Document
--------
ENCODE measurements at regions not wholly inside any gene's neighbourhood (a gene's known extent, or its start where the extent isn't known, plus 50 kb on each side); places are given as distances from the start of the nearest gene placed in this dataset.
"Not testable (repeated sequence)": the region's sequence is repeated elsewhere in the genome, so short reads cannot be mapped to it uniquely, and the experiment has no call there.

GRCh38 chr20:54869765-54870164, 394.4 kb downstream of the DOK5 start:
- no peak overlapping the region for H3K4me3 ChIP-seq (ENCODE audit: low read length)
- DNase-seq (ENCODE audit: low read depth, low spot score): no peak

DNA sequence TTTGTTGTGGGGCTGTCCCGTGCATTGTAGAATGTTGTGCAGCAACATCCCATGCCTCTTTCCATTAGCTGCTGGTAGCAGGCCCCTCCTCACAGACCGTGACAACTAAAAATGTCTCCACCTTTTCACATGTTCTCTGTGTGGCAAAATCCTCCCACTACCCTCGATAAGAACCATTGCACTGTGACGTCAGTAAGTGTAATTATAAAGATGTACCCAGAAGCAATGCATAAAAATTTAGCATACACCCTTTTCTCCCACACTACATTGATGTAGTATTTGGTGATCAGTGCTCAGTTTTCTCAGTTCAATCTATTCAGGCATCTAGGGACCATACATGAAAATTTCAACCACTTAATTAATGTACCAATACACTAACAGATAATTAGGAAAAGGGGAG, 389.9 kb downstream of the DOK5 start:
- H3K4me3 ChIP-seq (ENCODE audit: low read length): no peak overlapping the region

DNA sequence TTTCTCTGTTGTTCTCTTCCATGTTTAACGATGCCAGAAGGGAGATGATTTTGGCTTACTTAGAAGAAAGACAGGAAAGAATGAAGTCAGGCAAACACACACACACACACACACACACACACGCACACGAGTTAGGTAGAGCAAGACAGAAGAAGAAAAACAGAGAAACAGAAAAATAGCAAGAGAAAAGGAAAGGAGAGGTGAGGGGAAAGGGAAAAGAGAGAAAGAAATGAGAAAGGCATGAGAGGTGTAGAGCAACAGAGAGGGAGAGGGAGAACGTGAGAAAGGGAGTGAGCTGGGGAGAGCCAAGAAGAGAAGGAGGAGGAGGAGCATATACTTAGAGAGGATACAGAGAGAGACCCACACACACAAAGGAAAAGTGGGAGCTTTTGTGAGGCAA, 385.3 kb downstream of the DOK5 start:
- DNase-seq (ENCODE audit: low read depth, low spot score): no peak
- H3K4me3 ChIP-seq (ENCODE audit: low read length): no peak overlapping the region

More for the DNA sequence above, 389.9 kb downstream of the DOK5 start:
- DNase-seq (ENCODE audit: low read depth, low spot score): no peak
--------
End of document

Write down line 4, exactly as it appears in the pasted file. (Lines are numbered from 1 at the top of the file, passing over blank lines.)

- no peak overlapping the region for H3K4me3 ChIP-seq (ENCODE audit: low read length)